“He is not here…”

Risen
If Jesus did not rise from the dead, as the Scriptures tell us, then what became of his body?

Risen, a new movie released in time for Easter, views this question through the eyes of an unbeliever, a worldly and career-driven Roman military tribune named Clavius, superbly played by Joseph Fiennes. Continue reading “He is not here…”

Holy Manure

1.fig_tree_with_fruitNormally, one does not expect to hear scatological humor from the pulpit. But this past Sunday, parishioners at Houston’s Palmer Memorial Episcopal Church were treated to a rare example, courtesy of their rector, Fr. Neil Willard. But nobody was scandalized.

Continue reading Holy Manure

Our Moment in Cuba?

Last month I had the privilege of joining a study tour to Cuba with former members of Congress — sponsored by the U.S. Association of Former Members of Congress (FMC). We met with government and Communist Party officials, members of the National Assembly and Foreign Ministry, artists, scholars, academics, economists, entrepreneurs, even cigar workers. Cubans feel genuine optimism that the recent normalization of relations with the United States may usher in a new era of cooperation. Continue reading Our Moment in Cuba?

Finding Churchill’s Faith

God & Churchill“King and country, in that order, that’s about the only religion Winston has.”

So wrote Lord Moran, Sir Winston Churchill’s friend and physician. Most historians would agree. After all, did not Churchill himself quip that he was “not a pillar of the church, but a flying buttress”?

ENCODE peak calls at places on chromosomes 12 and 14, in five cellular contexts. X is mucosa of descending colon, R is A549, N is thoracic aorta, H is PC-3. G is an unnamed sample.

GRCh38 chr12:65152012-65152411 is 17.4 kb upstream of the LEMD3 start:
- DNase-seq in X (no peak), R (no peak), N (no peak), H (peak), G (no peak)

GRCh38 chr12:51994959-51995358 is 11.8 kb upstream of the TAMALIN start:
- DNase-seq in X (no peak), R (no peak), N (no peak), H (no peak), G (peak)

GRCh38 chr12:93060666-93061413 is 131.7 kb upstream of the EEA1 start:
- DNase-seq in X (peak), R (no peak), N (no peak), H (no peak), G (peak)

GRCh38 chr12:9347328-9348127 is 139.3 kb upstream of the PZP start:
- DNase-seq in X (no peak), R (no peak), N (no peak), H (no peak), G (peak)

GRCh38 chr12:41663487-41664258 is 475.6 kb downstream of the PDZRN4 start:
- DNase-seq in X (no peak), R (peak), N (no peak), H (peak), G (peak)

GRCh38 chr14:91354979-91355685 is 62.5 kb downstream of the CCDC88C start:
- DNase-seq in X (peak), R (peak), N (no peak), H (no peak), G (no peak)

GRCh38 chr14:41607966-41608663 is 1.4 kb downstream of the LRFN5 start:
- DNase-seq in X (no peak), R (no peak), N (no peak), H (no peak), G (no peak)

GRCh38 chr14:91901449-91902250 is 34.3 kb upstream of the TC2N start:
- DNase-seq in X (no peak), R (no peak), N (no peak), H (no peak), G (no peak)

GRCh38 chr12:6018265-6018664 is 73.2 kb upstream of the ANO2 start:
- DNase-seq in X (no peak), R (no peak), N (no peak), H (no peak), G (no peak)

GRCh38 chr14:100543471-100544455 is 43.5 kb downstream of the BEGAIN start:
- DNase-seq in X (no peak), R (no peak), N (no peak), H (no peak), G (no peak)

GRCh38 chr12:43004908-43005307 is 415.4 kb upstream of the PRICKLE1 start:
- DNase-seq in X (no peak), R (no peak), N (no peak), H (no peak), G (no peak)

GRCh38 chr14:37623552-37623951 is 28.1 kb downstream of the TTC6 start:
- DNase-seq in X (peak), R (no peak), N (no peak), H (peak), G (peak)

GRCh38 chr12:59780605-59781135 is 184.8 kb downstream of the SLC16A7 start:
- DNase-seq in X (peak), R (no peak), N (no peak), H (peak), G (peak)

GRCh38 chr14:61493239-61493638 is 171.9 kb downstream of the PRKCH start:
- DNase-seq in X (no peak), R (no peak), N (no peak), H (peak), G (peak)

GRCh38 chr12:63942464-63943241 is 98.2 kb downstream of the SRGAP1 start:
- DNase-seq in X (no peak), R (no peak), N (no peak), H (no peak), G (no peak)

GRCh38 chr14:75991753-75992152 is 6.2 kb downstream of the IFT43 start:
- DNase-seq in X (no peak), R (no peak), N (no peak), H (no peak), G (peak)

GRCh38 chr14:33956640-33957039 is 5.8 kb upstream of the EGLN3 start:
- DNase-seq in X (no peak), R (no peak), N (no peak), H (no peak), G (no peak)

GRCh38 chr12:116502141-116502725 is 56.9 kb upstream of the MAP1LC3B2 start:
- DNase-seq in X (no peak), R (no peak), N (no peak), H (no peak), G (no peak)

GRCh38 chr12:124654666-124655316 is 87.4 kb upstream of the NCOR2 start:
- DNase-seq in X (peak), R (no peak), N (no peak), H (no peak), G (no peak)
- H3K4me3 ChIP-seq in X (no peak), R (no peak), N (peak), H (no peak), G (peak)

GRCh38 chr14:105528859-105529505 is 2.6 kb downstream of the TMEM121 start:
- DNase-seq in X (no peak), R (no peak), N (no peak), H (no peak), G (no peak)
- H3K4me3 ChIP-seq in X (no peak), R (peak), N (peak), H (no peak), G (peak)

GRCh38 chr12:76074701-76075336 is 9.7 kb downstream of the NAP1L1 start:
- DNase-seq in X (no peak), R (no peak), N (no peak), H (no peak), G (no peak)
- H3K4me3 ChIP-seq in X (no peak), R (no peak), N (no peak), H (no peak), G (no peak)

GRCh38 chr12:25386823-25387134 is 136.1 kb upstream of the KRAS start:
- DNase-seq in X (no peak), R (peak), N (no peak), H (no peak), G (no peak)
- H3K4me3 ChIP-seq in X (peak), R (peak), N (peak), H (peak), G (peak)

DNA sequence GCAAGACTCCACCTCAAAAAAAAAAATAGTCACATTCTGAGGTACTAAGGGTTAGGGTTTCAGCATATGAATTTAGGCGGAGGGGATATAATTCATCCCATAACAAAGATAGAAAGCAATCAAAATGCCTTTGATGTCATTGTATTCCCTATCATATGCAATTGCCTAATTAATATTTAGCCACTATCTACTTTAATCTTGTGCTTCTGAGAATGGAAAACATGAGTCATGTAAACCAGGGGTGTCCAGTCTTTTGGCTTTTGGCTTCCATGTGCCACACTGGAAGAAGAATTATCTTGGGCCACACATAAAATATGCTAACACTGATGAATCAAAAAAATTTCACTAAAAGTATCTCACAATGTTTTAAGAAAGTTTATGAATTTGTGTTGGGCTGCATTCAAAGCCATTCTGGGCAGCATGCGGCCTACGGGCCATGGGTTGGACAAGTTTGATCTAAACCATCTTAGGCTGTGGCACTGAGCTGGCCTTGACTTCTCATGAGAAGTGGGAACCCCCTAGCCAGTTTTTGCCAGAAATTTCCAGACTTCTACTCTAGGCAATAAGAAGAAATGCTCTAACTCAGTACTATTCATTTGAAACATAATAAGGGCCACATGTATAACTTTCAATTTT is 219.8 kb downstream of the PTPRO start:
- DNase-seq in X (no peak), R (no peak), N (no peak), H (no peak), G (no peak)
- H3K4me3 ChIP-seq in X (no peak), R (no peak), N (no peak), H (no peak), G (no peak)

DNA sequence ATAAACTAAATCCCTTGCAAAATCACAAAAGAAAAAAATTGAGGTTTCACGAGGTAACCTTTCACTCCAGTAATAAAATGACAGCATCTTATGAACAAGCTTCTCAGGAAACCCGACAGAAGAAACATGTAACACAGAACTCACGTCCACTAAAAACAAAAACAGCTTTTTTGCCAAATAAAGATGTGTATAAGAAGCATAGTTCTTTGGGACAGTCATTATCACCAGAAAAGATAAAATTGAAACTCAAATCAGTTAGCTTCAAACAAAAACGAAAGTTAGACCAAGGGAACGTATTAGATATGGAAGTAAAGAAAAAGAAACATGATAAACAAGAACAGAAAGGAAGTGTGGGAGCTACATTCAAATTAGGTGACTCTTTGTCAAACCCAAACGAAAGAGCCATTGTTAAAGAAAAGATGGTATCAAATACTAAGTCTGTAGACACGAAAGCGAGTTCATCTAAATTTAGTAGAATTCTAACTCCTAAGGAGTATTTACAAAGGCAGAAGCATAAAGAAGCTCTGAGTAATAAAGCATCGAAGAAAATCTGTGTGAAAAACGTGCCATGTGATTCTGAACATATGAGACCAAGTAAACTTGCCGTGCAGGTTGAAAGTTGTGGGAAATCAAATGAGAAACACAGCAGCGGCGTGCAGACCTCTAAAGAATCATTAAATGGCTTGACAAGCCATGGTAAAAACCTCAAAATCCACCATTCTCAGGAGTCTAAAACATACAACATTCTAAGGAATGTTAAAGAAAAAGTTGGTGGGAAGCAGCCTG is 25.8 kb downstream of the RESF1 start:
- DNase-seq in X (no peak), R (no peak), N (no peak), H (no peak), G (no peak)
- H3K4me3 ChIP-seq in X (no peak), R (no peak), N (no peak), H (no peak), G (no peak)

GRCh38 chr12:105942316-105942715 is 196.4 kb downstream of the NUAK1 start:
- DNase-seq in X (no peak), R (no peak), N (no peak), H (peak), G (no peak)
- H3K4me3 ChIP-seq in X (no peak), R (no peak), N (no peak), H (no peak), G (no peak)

Yet if Churchill had no religion beyond king and country, how do we account for the references to “God” and “Providence” that appear so prominently again and again in his speeches? Were they no more than a politician’s cynical nod to the religious sensibilities of his countrymen? Continue reading Finding Churchill’s Faith

Whose 5776?

I realized how experience-poor I actually was as soon as I began to travel, which I’ve done as often as I can ever since. Anyone who has escaped a parochial bubble knows the advantage of losing your bearings, the fraught discovery that everything you’ve thought was normal turns out to be just your own tribal variant of an unimaginable profusion of ways to know, feel, and act in the world. There are, you come to learn, countless local versions of a normal breakfast, a normal parent, a normal song, a normal god. It’s disorienting to realize that when you get back home again and are going about the routine business of your life, the foreign lives you’ve glimpsed are still going on as strangely — and as ordinarily — as ever. And it’s discomfiting to realize that if they knew how much we privileged our own normalcy, they’d figure out what kind of hicks we’d have to be to believe that. Continue reading Whose 5776?